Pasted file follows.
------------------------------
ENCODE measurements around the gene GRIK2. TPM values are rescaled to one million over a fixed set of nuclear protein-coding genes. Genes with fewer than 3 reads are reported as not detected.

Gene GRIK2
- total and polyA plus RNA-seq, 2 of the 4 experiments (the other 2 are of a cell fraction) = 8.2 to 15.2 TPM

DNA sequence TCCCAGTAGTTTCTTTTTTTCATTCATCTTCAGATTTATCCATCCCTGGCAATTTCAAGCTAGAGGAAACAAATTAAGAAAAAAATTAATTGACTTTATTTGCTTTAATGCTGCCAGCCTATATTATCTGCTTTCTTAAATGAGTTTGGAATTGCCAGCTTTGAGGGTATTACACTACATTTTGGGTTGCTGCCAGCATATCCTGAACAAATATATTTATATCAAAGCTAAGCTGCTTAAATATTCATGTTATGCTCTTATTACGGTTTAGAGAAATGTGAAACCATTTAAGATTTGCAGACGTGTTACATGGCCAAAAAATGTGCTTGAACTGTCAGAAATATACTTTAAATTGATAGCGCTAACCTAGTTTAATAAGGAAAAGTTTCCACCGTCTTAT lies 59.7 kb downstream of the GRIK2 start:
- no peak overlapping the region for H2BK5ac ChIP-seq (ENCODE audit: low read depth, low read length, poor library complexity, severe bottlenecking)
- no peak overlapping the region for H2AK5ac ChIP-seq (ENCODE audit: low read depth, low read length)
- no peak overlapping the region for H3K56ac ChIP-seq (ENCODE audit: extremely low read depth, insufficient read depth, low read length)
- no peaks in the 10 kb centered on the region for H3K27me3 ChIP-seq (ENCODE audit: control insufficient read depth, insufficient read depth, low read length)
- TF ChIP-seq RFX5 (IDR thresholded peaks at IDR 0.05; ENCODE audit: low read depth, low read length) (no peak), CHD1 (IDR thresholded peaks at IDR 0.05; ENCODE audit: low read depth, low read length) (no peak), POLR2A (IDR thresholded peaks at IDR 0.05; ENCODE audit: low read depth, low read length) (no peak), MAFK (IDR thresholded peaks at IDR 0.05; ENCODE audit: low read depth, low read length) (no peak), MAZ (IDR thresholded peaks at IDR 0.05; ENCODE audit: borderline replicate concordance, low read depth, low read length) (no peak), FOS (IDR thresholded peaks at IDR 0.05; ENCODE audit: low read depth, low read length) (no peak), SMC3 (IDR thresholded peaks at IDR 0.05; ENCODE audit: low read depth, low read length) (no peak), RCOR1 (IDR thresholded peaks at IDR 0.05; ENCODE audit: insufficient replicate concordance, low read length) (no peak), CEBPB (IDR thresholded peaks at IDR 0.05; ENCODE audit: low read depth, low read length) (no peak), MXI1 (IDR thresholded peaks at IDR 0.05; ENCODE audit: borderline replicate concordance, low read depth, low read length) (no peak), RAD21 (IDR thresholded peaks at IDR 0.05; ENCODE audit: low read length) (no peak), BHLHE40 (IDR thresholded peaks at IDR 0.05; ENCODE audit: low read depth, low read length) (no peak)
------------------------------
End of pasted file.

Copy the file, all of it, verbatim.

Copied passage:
ENCODE measurements around the gene GRIK2. TPM values are rescaled to one million over a fixed set of nuclear protein-coding genes. Genes with fewer than 3 reads are reported as not detected.

Gene GRIK2
- total and polyA plus RNA-seq, 2 of the 4 experiments (the other 2 are of a cell fraction) = 8.2 to 15.2 TPM

DNA sequence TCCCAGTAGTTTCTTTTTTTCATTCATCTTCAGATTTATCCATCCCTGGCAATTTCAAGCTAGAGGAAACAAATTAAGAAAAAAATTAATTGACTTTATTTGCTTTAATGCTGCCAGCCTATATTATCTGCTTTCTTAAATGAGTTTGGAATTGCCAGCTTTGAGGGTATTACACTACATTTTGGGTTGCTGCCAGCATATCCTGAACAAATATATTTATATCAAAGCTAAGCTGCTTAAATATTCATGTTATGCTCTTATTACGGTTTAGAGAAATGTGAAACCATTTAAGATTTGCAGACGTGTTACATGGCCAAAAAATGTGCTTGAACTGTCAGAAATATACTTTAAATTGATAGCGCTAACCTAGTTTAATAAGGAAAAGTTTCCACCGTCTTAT lies 59.7 kb downstream of the GRIK2 start:
- no peak overlapping the region for H2BK5ac ChIP-seq (ENCODE audit: low read depth, low read length, poor library complexity, severe bottlenecking)
- no peak overlapping the region for H2AK5ac ChIP-seq (ENCODE audit: low read depth, low read length)
- no peak overlapping the region for H3K56ac ChIP-seq (ENCODE audit: extremely low read depth, insufficient read depth, low read length)
- no peaks in the 10 kb centered on the region for H3K27me3 ChIP-seq (ENCODE audit: control insufficient read depth, insufficient read depth, low read length)
- TF ChIP-seq RFX5 (IDR thresholded peaks at IDR 0.05; ENCODE audit: low read depth, low read length) (no peak), CHD1 (IDR thresholded peaks at IDR 0.05; ENCODE audit: low read depth, low read length) (no peak), POLR2A (IDR thresholded peaks at IDR 0.05; ENCODE audit: low read depth, low read length) (no peak), MAFK (IDR thresholded peaks at IDR 0.05; ENCODE audit: low read depth, low read length) (no peak), MAZ (IDR thresholded peaks at IDR 0.05; ENCODE audit: borderline replicate concordance, low read depth, low read length) (no peak), FOS (IDR thresholded peaks at IDR 0.05; ENCODE audit: low read depth, low read length) (no peak), SMC3 (IDR thresholded peaks at IDR 0.05; ENCODE audit: low read depth, low read length) (no peak), RCOR1 (IDR thresholded peaks at IDR 0.05; ENCODE audit: insufficient replicate concordance, low read length) (no peak), CEBPB (IDR thresholded peaks at IDR 0.05; ENCODE audit: low read depth, low read length) (no peak), MXI1 (IDR thresholded peaks at IDR 0.05; ENCODE audit: borderline replicate concordance, low read depth, low read length) (no peak), RAD21 (IDR thresholded peaks at IDR 0.05; ENCODE audit: low read length) (no peak), BHLHE40 (IDR thresholded peaks at IDR 0.05; ENCODE audit: low read depth, low read length) (no peak)